Look back in anger at this pay fiasco

I ARRIVED home late last Friday night after another shattering week to be faced with the news that all my hours spent on the performance pay process could be thrown away.

I was angry. Indeed, I was seething at the incompetence and arrogance of those responsible for drafting these measures. I was equally furious at the stupidity of the National Union of Teachers. I need to explain my anger. I am sure that neither David Blunkett nor the NUT fully understand just how much damage they have caused in most good schools across the country.

I wanted the threshold system to work because, if done properly, it was an innovative way of giving good teachers the pay boost they deserved.

It has taken me more than 30 hours to process the applications from my staff. Add on the time for training, administration and, of course, the time spent by individual teachers completing the forms and I have conservatively calculated that, in my college, it has cost more than pound;500 in time per applicant before a single extra penny is paid to them.

This suggests that nationally the cost of the exercise has been 200,000 x pound;500, or pound;100 million, before taking onto account the neglect of other duties during the process. The cost must be more than pound;50m at the very least.

Has any adviser actually informed the Secretary of State of the real cost of this exercise, now blown apart through incompetence at the Department for Education and Employment and the crass stupidity of the NUT in the way the challenge was made? What other professional duties have been neglected and put at risk because of this huge, faulty exercise? We will never know.

What is certain is that I have colleagues who are on their knees partly because of this fiasco. Well done the DFEE! Congratulaions to the NUT for delaying a pay rise for their members and others! Parties in breweries spring to mind.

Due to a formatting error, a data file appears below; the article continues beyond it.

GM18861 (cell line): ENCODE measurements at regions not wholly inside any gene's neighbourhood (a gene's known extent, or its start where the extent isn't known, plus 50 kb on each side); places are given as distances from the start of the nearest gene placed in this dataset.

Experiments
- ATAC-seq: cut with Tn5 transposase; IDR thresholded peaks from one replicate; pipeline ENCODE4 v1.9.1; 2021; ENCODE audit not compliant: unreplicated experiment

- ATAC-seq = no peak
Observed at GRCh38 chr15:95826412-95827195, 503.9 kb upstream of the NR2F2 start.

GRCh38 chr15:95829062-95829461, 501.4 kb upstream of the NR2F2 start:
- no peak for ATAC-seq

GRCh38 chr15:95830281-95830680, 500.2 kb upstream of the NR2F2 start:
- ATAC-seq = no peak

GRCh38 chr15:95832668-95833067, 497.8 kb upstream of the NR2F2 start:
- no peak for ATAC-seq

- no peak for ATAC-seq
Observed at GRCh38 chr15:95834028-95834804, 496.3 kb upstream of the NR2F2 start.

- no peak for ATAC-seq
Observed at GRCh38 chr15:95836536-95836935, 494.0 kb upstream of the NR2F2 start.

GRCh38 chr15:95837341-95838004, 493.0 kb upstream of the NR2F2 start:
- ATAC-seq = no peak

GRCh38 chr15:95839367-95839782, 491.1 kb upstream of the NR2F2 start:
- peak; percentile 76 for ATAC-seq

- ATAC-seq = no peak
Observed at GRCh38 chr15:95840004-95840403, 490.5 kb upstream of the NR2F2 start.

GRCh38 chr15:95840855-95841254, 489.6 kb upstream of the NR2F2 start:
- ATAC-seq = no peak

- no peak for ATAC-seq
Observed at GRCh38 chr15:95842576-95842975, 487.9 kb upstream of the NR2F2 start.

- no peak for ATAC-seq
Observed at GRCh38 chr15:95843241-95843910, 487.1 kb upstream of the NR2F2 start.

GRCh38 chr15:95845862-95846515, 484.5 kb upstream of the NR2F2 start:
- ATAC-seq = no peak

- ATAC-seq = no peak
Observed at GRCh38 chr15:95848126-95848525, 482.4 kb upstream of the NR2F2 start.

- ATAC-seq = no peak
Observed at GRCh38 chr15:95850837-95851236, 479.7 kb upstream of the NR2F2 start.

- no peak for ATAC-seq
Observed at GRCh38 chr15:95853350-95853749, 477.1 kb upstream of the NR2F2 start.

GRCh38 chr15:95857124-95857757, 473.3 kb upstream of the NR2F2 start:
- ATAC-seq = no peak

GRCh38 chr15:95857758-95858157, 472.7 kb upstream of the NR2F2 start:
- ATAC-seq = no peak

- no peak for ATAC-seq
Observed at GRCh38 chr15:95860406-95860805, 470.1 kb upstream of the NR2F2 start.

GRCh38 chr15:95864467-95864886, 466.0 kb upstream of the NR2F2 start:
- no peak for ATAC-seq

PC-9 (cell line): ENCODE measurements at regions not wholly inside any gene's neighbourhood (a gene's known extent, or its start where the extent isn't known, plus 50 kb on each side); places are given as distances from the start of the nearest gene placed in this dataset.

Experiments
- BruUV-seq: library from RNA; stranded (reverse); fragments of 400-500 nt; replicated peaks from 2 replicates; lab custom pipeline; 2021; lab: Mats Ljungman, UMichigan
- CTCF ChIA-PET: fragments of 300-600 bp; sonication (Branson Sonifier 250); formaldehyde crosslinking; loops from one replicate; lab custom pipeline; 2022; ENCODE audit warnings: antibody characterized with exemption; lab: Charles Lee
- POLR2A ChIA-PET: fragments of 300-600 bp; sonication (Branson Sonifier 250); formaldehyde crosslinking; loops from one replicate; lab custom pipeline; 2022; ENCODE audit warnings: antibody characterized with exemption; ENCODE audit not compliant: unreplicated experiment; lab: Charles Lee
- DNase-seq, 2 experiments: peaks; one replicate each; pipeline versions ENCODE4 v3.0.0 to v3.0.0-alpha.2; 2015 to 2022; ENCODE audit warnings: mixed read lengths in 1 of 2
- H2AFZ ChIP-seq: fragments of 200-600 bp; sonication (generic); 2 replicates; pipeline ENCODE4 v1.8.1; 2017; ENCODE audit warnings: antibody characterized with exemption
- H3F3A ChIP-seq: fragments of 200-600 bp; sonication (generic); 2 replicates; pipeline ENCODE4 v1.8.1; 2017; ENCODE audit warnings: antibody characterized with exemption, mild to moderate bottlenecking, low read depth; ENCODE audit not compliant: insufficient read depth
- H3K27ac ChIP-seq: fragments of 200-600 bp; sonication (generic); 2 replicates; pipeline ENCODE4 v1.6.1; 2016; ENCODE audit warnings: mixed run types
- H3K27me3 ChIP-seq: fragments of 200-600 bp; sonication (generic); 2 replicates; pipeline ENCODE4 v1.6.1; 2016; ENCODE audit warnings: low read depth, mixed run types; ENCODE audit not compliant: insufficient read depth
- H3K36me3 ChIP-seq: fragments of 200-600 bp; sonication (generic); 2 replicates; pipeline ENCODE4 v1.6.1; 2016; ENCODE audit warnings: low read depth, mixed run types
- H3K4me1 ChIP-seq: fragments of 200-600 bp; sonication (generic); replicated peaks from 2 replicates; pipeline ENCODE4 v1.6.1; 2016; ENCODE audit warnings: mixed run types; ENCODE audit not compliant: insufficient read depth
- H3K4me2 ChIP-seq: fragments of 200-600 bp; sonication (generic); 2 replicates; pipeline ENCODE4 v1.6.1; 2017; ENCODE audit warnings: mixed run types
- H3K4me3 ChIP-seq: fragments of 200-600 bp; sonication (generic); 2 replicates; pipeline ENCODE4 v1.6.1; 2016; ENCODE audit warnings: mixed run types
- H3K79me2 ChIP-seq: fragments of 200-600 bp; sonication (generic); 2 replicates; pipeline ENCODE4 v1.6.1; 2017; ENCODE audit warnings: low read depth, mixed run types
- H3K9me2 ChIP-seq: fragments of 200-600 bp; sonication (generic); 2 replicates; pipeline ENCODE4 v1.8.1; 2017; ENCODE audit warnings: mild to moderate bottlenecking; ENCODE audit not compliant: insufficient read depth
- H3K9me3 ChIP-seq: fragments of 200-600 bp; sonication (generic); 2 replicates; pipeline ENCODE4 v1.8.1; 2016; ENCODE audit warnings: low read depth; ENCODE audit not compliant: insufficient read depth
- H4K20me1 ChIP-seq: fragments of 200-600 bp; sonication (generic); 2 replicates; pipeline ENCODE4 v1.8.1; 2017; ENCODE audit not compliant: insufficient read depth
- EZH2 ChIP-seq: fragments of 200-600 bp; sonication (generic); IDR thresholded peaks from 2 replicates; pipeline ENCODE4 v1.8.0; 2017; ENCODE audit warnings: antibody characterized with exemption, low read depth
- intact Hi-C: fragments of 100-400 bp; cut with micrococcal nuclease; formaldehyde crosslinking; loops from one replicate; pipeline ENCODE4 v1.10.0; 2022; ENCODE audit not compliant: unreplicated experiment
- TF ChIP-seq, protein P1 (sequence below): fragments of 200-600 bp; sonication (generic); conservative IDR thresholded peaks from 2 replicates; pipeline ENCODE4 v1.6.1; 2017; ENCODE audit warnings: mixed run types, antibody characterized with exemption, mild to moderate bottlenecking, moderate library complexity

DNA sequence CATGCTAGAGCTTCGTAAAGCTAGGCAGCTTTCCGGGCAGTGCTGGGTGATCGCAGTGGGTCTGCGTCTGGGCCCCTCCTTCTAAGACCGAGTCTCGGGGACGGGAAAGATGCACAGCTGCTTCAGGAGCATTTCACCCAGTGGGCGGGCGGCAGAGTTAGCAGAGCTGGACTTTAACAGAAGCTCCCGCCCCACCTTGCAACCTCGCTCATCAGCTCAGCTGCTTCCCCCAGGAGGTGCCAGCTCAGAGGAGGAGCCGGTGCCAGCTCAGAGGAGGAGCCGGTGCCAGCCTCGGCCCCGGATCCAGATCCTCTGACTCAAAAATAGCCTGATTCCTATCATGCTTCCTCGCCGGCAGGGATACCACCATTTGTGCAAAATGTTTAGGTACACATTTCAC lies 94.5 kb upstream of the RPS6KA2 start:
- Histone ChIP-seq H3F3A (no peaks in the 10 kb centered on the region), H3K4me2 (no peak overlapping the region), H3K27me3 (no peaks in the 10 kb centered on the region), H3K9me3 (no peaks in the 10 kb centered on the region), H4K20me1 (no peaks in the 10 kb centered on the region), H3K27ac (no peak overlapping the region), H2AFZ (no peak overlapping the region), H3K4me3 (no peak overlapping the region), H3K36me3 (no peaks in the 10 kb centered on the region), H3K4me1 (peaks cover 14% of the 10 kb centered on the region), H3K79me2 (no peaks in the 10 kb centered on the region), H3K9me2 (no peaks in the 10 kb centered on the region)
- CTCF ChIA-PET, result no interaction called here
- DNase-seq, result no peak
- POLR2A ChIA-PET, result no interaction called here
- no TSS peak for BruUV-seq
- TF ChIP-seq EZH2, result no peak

As for my own commitment, I have completed all of the threshold assessments for this college at considerable cost to my family life and at a great cost to other professional duties and opportunities. I wonder where I should deposit all of this work, all of these completed and annotated application forms?

Can the DFEE or the NUT suggest how I now encourage my excellent working colleagues, here in this school, to persevere with self-assessment and self-review?

The language I now expect to be used in this staffroom as teachers look back on this exercise will not be very professional but it will be well-constructed and exceptionally clear and precise. It will be aimed at the Secretary of State, at the incompetent advisers at the DFEE and it will be aimed at the NUT. Unfortunately it will also be aimed at me and at the service in general.

What would be my personal advice as a less-than-humbled head in a good school?

To the Government - learn what governance actually means;

to the DFEE - learn to use the law;

to the NUT - remember who your members are; and

to headteachers - think long and hard about implementing policy until it is proved to be right.

Personally, I have no intention whatsoever of repeating my time commitment to this process regardless of any revised "instructions". This head has done his whack over threshold assessment!

And what of the NUT? We try to teach our students about rights and responsibilities; perhaps we should try to teach this antediluvian organisation the same.

Over to you, www.tes.co.uk

Brian Hartley is head of Robertsbridge Community College, East Sussex

Log in or register for FREE to continue reading.

It only takes a moment and you'll get access to more news, plus courses, jobs and teaching resources tailored to you